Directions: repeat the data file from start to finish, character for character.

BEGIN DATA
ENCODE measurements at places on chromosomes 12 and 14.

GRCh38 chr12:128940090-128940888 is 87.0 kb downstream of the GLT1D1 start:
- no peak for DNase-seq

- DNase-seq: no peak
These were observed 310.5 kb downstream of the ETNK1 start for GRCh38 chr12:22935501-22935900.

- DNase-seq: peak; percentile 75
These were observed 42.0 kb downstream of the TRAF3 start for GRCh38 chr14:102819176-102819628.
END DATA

ENCODE measurements at places on chromosomes 12 and 14.

GRCh38 chr12:128940090-128940888 is 87.0 kb downstream of the GLT1D1 start:
- no peak for DNase-seq

- DNase-seq: no peak
These were observed 310.5 kb downstream of the ETNK1 start for GRCh38 chr12:22935501-22935900.

- DNase-seq: peak; percentile 75
These were observed 42.0 kb downstream of the TRAF3 start for GRCh38 chr14:102819176-102819628.